In this world there are two types of human beings who can ascend to Heaven
(penetrating the orb of the Sun): one is the ascetic who has extirpated his
sense and knowledge through performing Yoga and profound meditation. The other
is a hero who dies in hand-to-hand combat.
If a hero dies surrounded by his enemies, without uttering a word in fear,
it is sure that he will reach that eternal sphere (Heaven).
(Enemy) heroes who faint, or are wounded, or whose weapons are broken, or
who are fighting with another warrior, or who are asking for asylum or refuge,
should not be killed.
A mighty warrior should not chase a weak fighter who is running away,
because a warrior who apprehends death may suddenly become aggressive and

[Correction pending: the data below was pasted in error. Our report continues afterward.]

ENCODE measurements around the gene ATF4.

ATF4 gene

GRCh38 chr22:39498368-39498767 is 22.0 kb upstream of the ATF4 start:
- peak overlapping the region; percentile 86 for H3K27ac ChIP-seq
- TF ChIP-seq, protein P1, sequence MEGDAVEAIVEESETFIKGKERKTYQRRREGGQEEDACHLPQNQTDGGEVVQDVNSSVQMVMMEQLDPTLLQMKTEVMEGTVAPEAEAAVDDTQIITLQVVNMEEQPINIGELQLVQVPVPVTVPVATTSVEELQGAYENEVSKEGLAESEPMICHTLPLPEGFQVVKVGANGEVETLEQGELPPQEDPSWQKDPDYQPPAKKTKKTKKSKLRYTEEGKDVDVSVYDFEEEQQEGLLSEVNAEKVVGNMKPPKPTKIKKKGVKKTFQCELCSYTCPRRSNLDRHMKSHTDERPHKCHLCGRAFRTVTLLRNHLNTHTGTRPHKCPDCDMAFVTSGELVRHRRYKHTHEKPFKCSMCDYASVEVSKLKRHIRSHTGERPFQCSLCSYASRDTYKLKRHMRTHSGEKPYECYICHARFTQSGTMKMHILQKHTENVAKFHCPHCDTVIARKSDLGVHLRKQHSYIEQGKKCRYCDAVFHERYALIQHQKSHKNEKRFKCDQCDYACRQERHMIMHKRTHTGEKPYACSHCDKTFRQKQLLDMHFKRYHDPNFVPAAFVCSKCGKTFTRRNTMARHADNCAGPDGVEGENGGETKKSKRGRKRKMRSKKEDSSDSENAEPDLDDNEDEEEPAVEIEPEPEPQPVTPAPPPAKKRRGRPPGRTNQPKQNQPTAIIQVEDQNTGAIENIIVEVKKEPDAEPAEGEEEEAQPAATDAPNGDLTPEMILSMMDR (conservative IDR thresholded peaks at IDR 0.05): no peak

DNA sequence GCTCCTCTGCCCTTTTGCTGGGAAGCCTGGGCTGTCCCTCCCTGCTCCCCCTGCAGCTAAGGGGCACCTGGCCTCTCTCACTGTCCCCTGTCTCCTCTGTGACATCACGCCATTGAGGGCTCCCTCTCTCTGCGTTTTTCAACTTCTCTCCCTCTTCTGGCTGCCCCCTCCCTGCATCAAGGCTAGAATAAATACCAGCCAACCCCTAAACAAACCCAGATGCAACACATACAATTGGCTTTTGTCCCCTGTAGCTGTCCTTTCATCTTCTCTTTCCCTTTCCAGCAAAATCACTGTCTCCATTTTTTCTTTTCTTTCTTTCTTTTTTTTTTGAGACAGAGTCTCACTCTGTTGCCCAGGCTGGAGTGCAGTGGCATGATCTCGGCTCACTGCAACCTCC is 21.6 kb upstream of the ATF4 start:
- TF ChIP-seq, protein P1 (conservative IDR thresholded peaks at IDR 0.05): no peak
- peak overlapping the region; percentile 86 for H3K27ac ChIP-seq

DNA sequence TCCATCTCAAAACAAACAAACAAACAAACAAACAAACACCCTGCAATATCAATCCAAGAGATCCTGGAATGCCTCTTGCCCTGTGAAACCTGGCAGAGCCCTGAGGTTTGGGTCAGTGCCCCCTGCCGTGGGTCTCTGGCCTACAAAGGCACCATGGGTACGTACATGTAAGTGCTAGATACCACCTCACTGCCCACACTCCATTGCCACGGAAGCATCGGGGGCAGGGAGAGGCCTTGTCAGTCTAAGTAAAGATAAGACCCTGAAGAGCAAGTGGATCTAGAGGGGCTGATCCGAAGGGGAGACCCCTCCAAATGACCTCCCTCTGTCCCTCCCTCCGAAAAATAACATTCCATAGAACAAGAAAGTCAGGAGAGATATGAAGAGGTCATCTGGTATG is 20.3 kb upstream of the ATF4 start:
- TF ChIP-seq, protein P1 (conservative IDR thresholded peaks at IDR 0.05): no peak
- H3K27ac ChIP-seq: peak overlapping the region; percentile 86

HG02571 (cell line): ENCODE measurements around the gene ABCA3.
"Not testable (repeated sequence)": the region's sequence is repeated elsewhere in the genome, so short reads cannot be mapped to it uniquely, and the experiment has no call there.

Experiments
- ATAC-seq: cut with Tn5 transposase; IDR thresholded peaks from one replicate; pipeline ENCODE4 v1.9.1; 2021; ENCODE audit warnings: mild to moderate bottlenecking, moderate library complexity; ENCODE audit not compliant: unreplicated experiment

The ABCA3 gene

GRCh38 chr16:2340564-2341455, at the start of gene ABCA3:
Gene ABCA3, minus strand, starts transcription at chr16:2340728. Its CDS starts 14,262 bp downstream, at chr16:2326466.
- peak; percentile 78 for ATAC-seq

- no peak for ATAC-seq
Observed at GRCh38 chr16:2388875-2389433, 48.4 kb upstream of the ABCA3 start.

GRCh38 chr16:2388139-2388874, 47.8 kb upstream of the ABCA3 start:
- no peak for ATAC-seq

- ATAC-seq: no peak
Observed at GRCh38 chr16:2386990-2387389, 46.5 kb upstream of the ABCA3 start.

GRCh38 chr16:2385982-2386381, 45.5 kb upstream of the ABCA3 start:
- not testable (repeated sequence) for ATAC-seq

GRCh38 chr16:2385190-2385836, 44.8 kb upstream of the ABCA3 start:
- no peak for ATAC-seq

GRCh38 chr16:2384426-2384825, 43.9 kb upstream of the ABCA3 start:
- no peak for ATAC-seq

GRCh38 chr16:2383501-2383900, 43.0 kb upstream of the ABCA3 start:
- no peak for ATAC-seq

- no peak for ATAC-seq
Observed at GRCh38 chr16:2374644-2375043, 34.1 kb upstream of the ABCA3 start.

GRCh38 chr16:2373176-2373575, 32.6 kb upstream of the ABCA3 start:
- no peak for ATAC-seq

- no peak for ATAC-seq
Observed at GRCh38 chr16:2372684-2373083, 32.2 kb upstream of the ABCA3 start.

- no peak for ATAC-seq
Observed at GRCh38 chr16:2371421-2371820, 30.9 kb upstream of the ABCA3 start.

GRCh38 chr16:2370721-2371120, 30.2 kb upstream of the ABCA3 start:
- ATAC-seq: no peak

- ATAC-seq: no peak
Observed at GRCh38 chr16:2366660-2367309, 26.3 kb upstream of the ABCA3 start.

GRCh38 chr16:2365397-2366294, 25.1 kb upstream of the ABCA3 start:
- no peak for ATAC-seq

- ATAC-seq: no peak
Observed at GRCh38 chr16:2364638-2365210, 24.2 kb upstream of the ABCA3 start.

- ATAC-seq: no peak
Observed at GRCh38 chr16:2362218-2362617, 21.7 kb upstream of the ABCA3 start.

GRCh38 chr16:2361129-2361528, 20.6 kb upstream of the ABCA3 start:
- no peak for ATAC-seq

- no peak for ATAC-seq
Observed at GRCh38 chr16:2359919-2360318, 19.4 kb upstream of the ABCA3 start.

An emperor should organize his army comprising four arms (‘caturanga’,
i.e. the charioteers, soldiers mounted on elephant, cavalry and infantry) into
a formation (vyuha) to encircle the enemy and deploy valiant heroes in front
of it if he wants to become victorious in war.
The happiness and morale of the troops are the factors which contribute to
the victory, irrespective of the size of the army, small or large.
A hero who proceeds with the wind, by leaving the Sun behind as well as the
birds and the floating clouds, surely becomes victorious.
One should not die prematurely; nor should one live after one’s time is
up. Hence one should exercise patience and kill the enemies (of the king and
In war, if one achieves victory, one gains wealt, If one dies, one gets a
place in Heaven and earns fame in this world. Hence one should exercise
patience and kill one’s enemies..